Music festivals nearby are one of the best benefits of city living, but sometimes they could stand to be a bit more rural — even if they’re not country festivals. OId Settler’s Music Festival fills that niche without sacrificing relevance; the festival, taking place this year from April 20-23, brings in some of the best names in folk, Americana, and Southern traditions. As announced on January 25, this means 31 groups and solo artists across four days of camping and enjoying the outdoors in Dale, about 45 minutes southeast of Austin (near Lockhart).
Old Settler’s Homestead, a 145-acre ranchland, has been hosting this barn dance, so to speak, for 36 years. Over time, it’s succeeded in drawing some major talents, but stayed grounded. While the lineup will excite many yearly attendees and fans of similar artists, these approachable sounds are great for visitors new to the fray without pandering with crossover names.
- Yola sounds like the American South but hails from the United Kingdom. The powerful singer is known for her emotional rawness over smooth instrumental arrangements, both leaning into genre conventions (country, soul, disco, and beyond) and floating stoically above them.
- The Wood Brothers bring the poetry to the festival, and that’s saying something in such a lyric-heavy genre. The trio has stuck together for nearly two decades and been in the industry even longer, and the wisdom comes through the introspective acoustic-electric jams.
- Shovels & Rope play with chemistry, abundant between Michael Trent and Cary Ann Hearst, whose weathered, twangy voices bring a frankness to dramatic songwriting. This duo could play their own festival as moods and styles change from track to track.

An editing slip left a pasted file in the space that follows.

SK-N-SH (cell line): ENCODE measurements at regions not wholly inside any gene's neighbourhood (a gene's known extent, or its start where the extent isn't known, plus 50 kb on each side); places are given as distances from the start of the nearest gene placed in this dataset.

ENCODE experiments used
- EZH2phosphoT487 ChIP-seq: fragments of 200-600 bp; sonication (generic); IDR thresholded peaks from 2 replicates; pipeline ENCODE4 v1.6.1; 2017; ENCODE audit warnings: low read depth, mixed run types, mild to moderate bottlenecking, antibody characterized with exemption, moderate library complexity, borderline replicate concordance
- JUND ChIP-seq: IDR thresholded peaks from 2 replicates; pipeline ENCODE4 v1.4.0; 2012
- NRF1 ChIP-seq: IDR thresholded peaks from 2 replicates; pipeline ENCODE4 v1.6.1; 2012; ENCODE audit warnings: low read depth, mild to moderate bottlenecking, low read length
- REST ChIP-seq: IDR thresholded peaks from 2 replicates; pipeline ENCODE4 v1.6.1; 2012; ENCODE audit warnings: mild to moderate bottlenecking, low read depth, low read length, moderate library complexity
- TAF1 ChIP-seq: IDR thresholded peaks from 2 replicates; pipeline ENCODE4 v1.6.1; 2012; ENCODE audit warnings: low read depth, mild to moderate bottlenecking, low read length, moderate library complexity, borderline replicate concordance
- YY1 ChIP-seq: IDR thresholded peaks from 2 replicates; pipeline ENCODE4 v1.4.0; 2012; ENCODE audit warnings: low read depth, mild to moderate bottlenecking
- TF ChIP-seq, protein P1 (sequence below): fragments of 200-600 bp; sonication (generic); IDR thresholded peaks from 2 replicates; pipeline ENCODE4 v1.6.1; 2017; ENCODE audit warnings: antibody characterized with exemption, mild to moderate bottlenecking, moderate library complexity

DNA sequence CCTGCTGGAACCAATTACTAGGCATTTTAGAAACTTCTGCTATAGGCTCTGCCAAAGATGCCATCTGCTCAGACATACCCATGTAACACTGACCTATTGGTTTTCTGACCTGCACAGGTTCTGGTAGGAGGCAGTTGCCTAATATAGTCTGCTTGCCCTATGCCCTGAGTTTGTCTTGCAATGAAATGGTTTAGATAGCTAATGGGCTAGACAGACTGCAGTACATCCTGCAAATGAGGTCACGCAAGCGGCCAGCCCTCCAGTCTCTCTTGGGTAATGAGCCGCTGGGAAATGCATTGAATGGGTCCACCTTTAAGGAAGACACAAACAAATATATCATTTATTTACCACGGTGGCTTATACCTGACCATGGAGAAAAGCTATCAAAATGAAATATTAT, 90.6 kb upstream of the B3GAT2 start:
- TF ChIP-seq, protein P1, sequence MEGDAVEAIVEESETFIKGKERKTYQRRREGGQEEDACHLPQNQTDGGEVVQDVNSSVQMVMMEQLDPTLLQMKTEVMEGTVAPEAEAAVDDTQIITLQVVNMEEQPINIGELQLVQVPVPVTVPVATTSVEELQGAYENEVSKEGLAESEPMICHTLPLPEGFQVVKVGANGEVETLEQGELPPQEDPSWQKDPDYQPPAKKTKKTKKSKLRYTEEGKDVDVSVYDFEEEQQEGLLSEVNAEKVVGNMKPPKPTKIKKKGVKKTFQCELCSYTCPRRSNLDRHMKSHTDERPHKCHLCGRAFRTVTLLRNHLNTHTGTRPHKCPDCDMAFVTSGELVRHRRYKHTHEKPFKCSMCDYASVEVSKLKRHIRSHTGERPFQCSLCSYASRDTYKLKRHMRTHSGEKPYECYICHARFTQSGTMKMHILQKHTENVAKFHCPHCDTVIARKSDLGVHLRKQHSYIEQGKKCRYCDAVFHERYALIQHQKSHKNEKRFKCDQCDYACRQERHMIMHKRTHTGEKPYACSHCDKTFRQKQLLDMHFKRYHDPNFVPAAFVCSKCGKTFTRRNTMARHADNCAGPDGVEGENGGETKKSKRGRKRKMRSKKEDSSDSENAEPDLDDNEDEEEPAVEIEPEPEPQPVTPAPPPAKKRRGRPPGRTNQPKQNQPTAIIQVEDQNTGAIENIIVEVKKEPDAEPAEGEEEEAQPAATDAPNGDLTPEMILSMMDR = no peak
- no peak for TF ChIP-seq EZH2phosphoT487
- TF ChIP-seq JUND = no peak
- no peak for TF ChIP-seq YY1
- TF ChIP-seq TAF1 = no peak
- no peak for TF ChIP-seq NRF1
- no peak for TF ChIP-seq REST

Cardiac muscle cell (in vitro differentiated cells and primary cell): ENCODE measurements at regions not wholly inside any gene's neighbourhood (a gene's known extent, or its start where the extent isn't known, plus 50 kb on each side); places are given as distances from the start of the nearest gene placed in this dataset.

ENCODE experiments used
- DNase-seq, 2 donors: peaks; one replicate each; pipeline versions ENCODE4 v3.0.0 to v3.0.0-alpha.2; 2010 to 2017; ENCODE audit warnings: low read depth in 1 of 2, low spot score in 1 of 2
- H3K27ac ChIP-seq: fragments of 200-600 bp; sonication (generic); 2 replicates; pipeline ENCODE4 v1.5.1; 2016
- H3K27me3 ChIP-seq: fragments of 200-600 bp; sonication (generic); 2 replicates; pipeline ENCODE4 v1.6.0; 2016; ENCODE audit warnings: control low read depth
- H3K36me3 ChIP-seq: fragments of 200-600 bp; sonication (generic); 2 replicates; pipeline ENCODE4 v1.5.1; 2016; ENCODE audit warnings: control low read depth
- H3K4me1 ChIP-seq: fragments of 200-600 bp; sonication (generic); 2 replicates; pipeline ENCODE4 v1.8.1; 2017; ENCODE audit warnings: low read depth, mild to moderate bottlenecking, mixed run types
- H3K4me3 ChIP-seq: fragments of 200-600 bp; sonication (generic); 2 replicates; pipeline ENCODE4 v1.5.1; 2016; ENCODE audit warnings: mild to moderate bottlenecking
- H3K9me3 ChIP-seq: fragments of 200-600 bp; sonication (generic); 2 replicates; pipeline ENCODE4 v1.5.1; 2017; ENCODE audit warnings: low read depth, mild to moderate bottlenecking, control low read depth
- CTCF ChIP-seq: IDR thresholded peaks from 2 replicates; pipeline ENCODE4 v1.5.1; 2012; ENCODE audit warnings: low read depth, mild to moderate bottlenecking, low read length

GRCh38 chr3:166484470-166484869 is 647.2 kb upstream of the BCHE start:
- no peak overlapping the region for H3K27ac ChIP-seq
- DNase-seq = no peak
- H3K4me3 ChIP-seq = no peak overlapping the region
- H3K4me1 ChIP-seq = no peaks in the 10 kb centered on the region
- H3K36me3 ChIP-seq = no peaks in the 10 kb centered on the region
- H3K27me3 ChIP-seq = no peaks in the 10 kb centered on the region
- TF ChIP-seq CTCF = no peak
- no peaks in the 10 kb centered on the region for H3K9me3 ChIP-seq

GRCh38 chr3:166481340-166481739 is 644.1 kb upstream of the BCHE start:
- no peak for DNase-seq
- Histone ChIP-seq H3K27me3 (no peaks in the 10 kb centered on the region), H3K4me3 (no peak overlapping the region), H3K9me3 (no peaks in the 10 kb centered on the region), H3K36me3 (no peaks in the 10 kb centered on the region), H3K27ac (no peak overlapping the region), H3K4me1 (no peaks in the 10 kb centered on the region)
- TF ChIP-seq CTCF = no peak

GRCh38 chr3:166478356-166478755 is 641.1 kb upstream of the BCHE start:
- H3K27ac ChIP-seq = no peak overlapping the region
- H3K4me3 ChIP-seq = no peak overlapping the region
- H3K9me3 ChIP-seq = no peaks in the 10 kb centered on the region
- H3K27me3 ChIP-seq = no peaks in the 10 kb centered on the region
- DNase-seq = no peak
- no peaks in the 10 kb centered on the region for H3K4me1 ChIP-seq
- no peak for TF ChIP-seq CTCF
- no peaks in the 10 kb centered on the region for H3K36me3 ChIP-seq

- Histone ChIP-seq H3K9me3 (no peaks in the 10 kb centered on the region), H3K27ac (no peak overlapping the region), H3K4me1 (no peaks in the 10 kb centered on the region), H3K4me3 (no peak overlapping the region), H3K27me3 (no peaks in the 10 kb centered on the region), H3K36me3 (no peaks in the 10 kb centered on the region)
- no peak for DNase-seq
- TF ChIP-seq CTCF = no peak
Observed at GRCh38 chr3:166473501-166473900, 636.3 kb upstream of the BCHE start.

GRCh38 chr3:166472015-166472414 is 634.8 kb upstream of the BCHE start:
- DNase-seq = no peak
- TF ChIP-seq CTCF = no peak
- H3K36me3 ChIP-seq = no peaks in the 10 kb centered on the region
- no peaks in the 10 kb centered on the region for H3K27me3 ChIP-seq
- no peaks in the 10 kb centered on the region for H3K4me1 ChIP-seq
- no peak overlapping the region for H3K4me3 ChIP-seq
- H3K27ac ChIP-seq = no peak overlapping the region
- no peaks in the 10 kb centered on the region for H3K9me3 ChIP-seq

- Shinyribs is a warning from Austin to anyone who thinks folk music is always reserved. Frontman Kevin Russell, initially from Beaumont, is known for his performance antics — a force to be reckoned with, or otherwise, willingly swept up in.
- Buffalo Nichols is turning the green venue blue with twangy slide guitar and a rich, nearly gravelly voice. The singer commanded a small, but dense crowd at his first year at Austin City Limits Festival in 2022, with a mellow tone amid the madness.
- Matt the Electrician represents more country than many on the lineup, and has been active in the Austin music scene since 1998. His songwriting comes from cerebral origins, but sounds welcoming and promises easy listening as the festival rolls on.
- Ley Line, also from Austin, is a standout for its comparatively exotic style. The four women sing in English, Portuguese, Swahili, and more, reminding fans in attendance — mostly seeking Americana — that the sphere of folk music extends far beyond our own borders.
In addition to the main attraction — the music — there will be food and artisan vendors, music workshops, and a youth talent competition. The camping, powered with renewable energy, sprawls around the active performance area, and the festival prides itself on the atmosphere away from the stages. Old Settler’s is a 501(c)(3) organization staffed by volunteers, so in addition to providing a good time, it aims to foster a lasting appreciation for Americana and the human connections available through it.
"This is one of the greatest festivals I've ever been a part of,” said Kevin Russell of Shinyribs in a press release. “In fact, I think of this as my home festival."
Tickets (starting at $35, kids under 12 free) to Old Settler’s Music Festival 2023, from April 20-23, are currently on sale at prekindle.com.